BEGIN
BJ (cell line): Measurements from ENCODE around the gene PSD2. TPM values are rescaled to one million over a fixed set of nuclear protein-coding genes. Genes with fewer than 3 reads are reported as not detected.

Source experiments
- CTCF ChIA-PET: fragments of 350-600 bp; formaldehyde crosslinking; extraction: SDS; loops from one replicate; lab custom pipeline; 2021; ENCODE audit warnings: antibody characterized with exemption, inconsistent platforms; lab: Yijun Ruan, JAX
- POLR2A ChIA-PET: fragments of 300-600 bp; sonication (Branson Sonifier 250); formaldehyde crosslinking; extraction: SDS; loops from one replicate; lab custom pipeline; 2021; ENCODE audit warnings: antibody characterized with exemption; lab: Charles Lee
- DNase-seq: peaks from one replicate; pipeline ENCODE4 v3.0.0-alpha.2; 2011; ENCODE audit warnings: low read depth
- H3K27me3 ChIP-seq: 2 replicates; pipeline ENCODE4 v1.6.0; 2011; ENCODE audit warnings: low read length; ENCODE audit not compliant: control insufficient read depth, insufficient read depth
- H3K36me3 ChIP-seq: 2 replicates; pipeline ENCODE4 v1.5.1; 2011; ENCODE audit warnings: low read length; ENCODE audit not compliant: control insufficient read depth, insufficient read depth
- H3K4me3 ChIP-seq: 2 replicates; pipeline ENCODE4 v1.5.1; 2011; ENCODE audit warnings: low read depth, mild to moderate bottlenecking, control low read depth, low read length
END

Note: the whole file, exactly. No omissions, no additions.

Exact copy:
BJ (cell line): Measurements from ENCODE around the gene PSD2. TPM values are rescaled to one million over a fixed set of nuclear protein-coding genes. Genes with fewer than 3 reads are reported as not detected.

Source experiments
- CTCF ChIA-PET: fragments of 350-600 bp; formaldehyde crosslinking; extraction: SDS; loops from one replicate; lab custom pipeline; 2021; ENCODE audit warnings: antibody characterized with exemption, inconsistent platforms; lab: Yijun Ruan, JAX
- POLR2A ChIA-PET: fragments of 300-600 bp; sonication (Branson Sonifier 250); formaldehyde crosslinking; extraction: SDS; loops from one replicate; lab custom pipeline; 2021; ENCODE audit warnings: antibody characterized with exemption; lab: Charles Lee
- DNase-seq: peaks from one replicate; pipeline ENCODE4 v3.0.0-alpha.2; 2011; ENCODE audit warnings: low read depth
- H3K27me3 ChIP-seq: 2 replicates; pipeline ENCODE4 v1.6.0; 2011; ENCODE audit warnings: low read length; ENCODE audit not compliant: control insufficient read depth, insufficient read depth
- H3K36me3 ChIP-seq: 2 replicates; pipeline ENCODE4 v1.5.1; 2011; ENCODE audit warnings: low read length; ENCODE audit not compliant: control insufficient read depth, insufficient read depth
- H3K4me3 ChIP-seq: 2 replicates; pipeline ENCODE4 v1.5.1; 2011; ENCODE audit warnings: low read depth, mild to moderate bottlenecking, control low read depth, low read length